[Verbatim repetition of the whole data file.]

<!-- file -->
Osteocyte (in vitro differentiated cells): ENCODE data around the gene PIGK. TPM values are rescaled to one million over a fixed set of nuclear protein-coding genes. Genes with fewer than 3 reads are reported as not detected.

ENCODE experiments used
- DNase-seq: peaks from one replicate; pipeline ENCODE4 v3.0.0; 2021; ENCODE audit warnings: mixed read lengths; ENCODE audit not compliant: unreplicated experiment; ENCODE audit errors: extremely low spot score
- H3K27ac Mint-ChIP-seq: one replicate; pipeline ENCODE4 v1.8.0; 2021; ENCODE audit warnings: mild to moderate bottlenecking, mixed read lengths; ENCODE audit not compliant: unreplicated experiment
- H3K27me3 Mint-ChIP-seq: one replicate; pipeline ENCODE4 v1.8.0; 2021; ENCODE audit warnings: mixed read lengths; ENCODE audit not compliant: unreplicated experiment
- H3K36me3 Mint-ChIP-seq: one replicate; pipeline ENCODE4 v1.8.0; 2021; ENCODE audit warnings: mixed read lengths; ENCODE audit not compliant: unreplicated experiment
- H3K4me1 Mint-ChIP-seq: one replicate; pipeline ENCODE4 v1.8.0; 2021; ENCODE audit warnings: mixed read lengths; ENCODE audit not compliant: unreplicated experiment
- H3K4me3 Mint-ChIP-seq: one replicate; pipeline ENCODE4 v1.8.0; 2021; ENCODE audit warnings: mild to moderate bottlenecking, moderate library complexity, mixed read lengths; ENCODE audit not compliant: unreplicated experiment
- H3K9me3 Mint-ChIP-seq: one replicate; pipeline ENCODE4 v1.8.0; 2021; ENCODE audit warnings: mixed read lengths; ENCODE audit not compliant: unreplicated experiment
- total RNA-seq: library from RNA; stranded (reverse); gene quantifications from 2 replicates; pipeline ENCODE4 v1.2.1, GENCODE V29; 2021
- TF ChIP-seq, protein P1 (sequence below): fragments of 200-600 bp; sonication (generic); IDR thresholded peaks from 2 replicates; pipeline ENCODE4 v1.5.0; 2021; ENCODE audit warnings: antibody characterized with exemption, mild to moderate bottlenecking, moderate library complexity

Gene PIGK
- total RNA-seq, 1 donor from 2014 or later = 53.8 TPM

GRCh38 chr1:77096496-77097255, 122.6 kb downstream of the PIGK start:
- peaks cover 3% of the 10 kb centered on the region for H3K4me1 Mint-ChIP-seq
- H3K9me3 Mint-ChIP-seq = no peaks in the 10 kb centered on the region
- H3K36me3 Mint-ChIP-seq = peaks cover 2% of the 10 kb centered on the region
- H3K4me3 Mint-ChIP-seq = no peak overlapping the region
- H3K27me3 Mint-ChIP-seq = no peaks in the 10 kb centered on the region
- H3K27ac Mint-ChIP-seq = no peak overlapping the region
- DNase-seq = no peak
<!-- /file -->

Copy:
Osteocyte (in vitro differentiated cells): ENCODE data around the gene PIGK. TPM values are rescaled to one million over a fixed set of nuclear protein-coding genes. Genes with fewer than 3 reads are reported as not detected.

ENCODE experiments used
- DNase-seq: peaks from one replicate; pipeline ENCODE4 v3.0.0; 2021; ENCODE audit warnings: mixed read lengths; ENCODE audit not compliant: unreplicated experiment; ENCODE audit errors: extremely low spot score
- H3K27ac Mint-ChIP-seq: one replicate; pipeline ENCODE4 v1.8.0; 2021; ENCODE audit warnings: mild to moderate bottlenecking, mixed read lengths; ENCODE audit not compliant: unreplicated experiment
- H3K27me3 Mint-ChIP-seq: one replicate; pipeline ENCODE4 v1.8.0; 2021; ENCODE audit warnings: mixed read lengths; ENCODE audit not compliant: unreplicated experiment
- H3K36me3 Mint-ChIP-seq: one replicate; pipeline ENCODE4 v1.8.0; 2021; ENCODE audit warnings: mixed read lengths; ENCODE audit not compliant: unreplicated experiment
- H3K4me1 Mint-ChIP-seq: one replicate; pipeline ENCODE4 v1.8.0; 2021; ENCODE audit warnings: mixed read lengths; ENCODE audit not compliant: unreplicated experiment
- H3K4me3 Mint-ChIP-seq: one replicate; pipeline ENCODE4 v1.8.0; 2021; ENCODE audit warnings: mild to moderate bottlenecking, moderate library complexity, mixed read lengths; ENCODE audit not compliant: unreplicated experiment
- H3K9me3 Mint-ChIP-seq: one replicate; pipeline ENCODE4 v1.8.0; 2021; ENCODE audit warnings: mixed read lengths; ENCODE audit not compliant: unreplicated experiment
- total RNA-seq: library from RNA; stranded (reverse); gene quantifications from 2 replicates; pipeline ENCODE4 v1.2.1, GENCODE V29; 2021
- TF ChIP-seq, protein P1 (sequence below): fragments of 200-600 bp; sonication (generic); IDR thresholded peaks from 2 replicates; pipeline ENCODE4 v1.5.0; 2021; ENCODE audit warnings: antibody characterized with exemption, mild to moderate bottlenecking, moderate library complexity

Gene PIGK
- total RNA-seq, 1 donor from 2014 or later = 53.8 TPM

GRCh38 chr1:77096496-77097255, 122.6 kb downstream of the PIGK start:
- peaks cover 3% of the 10 kb centered on the region for H3K4me1 Mint-ChIP-seq
- H3K9me3 Mint-ChIP-seq = no peaks in the 10 kb centered on the region
- H3K36me3 Mint-ChIP-seq = peaks cover 2% of the 10 kb centered on the region
- H3K4me3 Mint-ChIP-seq = no peak overlapping the region
- H3K27me3 Mint-ChIP-seq = no peaks in the 10 kb centered on the region
- H3K27ac Mint-ChIP-seq = no peak overlapping the region
- DNase-seq = no peak